A typical day at sea for any sailor can include practical experience and team training such as simulated fire, flood or medical emergencies called “damage control”, that involve the entire ship’s company. As sailors, NES Ops also have duties such as being a ship hand, or on lookout.

When not on duty, sailors have time to exercise and relax with colleagues. They eat their meals together, have personal access to internet and email, and communicate regularly with friends and family back home by satellite telephone.

MARSHALL:  What better way to get out and see the world than join the Navy. I’ve never had a job that was so fulfilling as this one, knowing that I made a difference at the end of the day, having a tangible result to all my hard work.

 

TITLE:

NAVAL ELECTRONIC SENSOR OPERATOR

IN THE CANADIAN FORCES

Work environment

At sea, Naval Electronic Sensor Operators work mostly within the ship’s Operations Room where they operate some of the most modern and sophisticated warfare equipment at sea today.

As with all sea-going personnel, Naval Electronic Sensor Operators work with their fellow shipmates in out-of-occupation duties such as sentry or lookout duty, line handler for replenishment at sea, and as ship hand for entering and leaving harbour. They participate in search and rescue events and person-overboard emergencies, act as a member of the ship’s emergency response team for security watches, and routinely perform ship maintenance and repair. During emergency procedures, they fight fires as members of a fire attack team, and provide damage control in the case of a breach to the hull. If necessary, Naval Electronic Sensor Operators may serve as a member of the naval boarding party to inspect the cargo of suspect vessels and detain the vessel’s crew during inspections.

Basic Military Qualification

The first stage of training is the Basic Military Qualification course, or Basic Training, held at the Canadian Forces Leadership and Recruit School in Saint-Jean-sur-Richelieu, Quebec. This training provides the basic core skills and knowledge common to all trades. A goal of this course is to ensure that all recruits maintain the Canadian Armed Forces (CAF) physical fitness standard; as a result, the training is physically demanding.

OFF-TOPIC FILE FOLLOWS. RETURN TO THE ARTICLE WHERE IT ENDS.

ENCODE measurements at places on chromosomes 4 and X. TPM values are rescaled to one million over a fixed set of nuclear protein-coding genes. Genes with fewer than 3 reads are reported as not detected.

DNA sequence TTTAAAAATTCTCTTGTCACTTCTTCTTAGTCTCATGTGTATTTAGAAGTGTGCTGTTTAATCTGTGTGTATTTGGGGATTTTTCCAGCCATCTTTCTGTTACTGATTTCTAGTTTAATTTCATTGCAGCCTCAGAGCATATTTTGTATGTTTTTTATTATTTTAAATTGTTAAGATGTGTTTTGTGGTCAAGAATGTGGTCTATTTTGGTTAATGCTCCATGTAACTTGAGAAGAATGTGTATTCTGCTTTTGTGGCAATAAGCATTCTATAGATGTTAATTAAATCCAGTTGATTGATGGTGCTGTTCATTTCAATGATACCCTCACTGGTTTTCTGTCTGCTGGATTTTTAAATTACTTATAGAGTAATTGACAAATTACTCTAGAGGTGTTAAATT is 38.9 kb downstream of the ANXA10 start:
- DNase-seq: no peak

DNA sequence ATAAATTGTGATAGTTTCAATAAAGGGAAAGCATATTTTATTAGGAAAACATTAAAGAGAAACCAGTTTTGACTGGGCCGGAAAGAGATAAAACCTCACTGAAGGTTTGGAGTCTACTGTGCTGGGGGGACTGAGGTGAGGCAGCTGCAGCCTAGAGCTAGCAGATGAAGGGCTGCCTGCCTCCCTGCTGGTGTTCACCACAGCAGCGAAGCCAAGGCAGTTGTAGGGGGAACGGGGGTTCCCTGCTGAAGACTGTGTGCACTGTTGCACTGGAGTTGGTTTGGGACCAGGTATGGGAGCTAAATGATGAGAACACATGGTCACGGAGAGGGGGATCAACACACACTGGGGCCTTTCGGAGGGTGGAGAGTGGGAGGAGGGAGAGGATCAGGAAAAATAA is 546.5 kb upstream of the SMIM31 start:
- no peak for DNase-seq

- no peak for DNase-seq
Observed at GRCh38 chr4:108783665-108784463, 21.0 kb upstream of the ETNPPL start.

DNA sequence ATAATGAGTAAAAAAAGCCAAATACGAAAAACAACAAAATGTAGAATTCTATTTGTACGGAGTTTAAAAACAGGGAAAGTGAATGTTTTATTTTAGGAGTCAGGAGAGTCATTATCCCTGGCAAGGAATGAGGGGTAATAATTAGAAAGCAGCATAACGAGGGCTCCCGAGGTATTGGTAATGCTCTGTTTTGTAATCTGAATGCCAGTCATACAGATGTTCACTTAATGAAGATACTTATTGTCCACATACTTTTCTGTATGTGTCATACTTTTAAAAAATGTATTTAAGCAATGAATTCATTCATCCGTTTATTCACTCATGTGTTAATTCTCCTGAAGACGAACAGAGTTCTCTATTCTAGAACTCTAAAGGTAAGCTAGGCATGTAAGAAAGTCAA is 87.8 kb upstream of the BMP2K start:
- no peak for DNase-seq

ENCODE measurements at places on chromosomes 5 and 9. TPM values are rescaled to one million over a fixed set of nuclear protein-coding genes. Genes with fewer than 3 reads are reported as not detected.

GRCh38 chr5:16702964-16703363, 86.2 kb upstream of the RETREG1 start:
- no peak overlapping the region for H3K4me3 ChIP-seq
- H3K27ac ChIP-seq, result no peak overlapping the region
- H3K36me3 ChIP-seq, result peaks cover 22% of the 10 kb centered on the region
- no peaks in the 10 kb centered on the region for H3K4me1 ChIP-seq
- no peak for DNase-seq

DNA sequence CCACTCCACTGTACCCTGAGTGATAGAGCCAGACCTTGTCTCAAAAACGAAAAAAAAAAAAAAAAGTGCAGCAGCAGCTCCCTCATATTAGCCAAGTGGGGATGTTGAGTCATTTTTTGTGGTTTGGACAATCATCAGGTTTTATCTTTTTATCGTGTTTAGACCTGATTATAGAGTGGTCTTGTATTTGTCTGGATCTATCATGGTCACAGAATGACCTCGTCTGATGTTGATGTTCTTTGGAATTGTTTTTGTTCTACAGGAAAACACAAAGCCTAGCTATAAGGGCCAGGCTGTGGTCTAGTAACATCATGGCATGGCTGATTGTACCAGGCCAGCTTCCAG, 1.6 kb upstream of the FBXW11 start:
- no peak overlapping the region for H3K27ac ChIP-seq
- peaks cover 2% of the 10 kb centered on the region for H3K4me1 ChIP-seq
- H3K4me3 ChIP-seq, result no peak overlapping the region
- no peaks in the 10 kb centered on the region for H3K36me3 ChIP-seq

Learn more about Basic Training here.

Basic occupational qualification training

Following Environmental Training, Naval Electronic Sensor Operators attend the Canadian Forces Fleet School in Esquimalt, British Columbia, for approximately 20 weeks. Training includes:

  • Procedures for maintaining classified material
  • Procedures for conducting intelligence and evidence gathering
  • Basic radar and radio theory
  • Electronic warfare equipment operation and checks
  • Electronic emission classification
  • Internal and external radio communications procedures

Available specialty training

Naval Electronic Sensor Operators may be offered the opportunity to develop specialized skills through formal courses and on-the-job training, including:

  • Ship’s team diver
  • Instructional techniques

Available advanced training

As they progress in their career, Naval Electronic Sensor Operators who demonstrate the required ability and potential will be offered advanced training. Available courses include:

  • NATO maritime advanced electronic warfare course
  • Operational signal intelligence analysis
  • Technical electronic intelligence/radar analysis
  • Intermediate technical electronic intelligence/radar analysis
  • Advanced electronic intelligence collection analysis
  • Intermediate and advanced database courses

Specific Navy training

Naval recruits attend the Canadian Forces Fleet School either in Esquimalt, British Columbia, or Halifax, Nova Scotia, for approximately five weeks. Training includes the following topics:

  • Naval history and organization
  • Shipboard firefighting and damage control
  • Shipboard safety
  • Watchkeeping duties
  • Seamanship

Required education

The minimum required education to apply for this position is the completion of the provincial requirements for Grade 10 or Secondaire IV in Quebec. Foreign education may be accepted.

Direct entry options

Now hiring: we are now accepting applications for this job through direct entry.